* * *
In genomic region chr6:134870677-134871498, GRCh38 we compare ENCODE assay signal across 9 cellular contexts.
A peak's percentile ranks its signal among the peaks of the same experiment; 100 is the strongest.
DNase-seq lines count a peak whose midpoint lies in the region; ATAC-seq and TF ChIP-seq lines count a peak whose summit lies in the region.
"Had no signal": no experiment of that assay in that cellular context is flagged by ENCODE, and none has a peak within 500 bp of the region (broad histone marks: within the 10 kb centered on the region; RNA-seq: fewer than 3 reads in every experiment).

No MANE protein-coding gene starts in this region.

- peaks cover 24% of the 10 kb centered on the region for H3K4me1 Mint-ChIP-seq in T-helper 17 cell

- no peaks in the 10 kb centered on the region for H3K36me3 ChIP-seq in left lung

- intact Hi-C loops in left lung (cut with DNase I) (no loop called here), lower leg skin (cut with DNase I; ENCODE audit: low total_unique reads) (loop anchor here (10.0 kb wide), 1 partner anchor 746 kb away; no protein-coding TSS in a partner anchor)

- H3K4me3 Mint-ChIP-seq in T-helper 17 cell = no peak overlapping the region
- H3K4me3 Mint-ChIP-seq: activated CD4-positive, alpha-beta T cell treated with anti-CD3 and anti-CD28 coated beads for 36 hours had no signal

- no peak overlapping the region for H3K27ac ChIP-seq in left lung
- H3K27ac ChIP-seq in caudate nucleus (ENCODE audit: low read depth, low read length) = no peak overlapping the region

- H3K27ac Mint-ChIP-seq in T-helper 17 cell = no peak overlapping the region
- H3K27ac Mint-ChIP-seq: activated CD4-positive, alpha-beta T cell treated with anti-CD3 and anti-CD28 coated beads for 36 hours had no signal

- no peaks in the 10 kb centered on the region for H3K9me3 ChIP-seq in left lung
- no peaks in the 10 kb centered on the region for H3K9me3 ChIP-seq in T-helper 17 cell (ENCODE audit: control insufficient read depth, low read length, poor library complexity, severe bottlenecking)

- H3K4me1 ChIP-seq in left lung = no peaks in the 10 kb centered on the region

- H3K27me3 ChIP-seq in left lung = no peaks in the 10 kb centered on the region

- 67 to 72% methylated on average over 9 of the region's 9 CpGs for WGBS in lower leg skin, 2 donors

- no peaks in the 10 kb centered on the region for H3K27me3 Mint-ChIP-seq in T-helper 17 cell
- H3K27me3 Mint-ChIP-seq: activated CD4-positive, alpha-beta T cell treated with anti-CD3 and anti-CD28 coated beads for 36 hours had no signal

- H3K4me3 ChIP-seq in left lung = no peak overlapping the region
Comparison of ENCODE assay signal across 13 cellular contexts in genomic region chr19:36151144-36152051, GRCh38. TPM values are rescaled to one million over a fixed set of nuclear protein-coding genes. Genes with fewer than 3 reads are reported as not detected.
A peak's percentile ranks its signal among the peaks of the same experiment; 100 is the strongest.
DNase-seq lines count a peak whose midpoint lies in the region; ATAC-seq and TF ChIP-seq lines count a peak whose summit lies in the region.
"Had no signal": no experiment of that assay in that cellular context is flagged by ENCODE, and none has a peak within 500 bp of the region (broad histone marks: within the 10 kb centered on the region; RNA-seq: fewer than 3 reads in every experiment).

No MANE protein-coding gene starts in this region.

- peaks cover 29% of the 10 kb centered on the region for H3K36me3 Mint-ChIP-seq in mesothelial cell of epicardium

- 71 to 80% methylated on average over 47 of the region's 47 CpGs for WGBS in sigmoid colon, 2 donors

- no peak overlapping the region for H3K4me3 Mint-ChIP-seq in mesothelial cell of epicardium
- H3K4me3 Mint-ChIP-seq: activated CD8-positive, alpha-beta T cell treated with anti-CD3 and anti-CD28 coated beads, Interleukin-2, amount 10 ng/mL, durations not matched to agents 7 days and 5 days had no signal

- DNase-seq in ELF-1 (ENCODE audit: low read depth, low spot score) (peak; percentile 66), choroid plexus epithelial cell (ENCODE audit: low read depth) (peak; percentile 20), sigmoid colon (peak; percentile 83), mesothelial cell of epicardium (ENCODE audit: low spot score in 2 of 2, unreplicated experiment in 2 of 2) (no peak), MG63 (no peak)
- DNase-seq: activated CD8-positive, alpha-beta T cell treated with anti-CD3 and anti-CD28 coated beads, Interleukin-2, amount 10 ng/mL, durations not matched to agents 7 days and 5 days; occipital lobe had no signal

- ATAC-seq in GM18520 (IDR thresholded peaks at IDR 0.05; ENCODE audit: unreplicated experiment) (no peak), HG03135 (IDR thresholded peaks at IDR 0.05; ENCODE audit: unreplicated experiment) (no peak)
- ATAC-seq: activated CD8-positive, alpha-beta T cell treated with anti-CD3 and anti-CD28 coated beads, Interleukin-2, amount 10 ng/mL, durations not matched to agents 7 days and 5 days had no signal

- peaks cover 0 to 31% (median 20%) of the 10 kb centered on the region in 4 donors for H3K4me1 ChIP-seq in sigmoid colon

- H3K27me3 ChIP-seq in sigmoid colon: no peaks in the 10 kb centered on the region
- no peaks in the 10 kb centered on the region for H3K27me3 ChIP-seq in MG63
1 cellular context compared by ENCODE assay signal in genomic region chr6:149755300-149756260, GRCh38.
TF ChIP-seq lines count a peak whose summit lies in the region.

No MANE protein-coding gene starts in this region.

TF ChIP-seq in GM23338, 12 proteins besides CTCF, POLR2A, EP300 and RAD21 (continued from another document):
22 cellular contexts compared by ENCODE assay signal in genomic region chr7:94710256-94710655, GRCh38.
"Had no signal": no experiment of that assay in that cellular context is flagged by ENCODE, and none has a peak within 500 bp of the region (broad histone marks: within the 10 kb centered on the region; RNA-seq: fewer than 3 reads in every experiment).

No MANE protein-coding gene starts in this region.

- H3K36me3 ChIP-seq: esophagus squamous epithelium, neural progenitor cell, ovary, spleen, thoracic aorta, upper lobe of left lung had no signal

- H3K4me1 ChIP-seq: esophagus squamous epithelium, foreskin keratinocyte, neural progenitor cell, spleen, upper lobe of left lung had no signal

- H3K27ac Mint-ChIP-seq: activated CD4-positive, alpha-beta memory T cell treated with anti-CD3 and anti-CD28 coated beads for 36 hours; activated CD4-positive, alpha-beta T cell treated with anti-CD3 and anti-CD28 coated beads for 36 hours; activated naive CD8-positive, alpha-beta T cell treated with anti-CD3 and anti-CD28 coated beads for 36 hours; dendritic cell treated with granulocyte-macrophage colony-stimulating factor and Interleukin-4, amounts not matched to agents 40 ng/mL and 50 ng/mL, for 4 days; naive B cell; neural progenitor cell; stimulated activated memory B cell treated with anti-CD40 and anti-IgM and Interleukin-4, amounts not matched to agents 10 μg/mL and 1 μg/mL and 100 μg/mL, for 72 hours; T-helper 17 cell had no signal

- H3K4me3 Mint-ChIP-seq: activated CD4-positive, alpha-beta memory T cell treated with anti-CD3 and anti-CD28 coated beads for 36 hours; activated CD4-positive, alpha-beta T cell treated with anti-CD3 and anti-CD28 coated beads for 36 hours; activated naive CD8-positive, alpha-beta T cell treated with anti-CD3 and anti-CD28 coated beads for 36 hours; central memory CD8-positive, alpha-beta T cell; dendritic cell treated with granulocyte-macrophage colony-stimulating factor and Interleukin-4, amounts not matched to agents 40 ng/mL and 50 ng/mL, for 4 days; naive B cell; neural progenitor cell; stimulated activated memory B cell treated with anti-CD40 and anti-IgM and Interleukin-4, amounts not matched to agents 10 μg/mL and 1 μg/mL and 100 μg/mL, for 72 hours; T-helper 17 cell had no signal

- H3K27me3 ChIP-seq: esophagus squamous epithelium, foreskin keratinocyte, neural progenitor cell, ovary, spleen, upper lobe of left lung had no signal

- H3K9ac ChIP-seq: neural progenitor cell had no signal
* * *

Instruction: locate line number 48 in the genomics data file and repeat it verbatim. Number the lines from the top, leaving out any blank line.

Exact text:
- H3K27ac Mint-ChIP-seq: activated CD4-positive, alpha-beta memory T cell treated with anti-CD3 and anti-CD28 coated beads for 36 hours; activated CD4-positive, alpha-beta T cell treated with anti-CD3 and anti-CD28 coated beads for 36 hours; activated naive CD8-positive, alpha-beta T cell treated with anti-CD3 and anti-CD28 coated beads for 36 hours; dendritic cell treated with granulocyte-macrophage colony-stimulating factor and Interleukin-4, amounts not matched to agents 40 ng/mL and 50 ng/mL, for 4 days; naive B cell; neural progenitor cell; stimulated activated memory B cell treated with anti-CD40 and anti-IgM and Interleukin-4, amounts not matched to agents 10 μg/mL and 1 μg/mL and 100 μg/mL, for 72 hours; T-helper 17 cell had no signal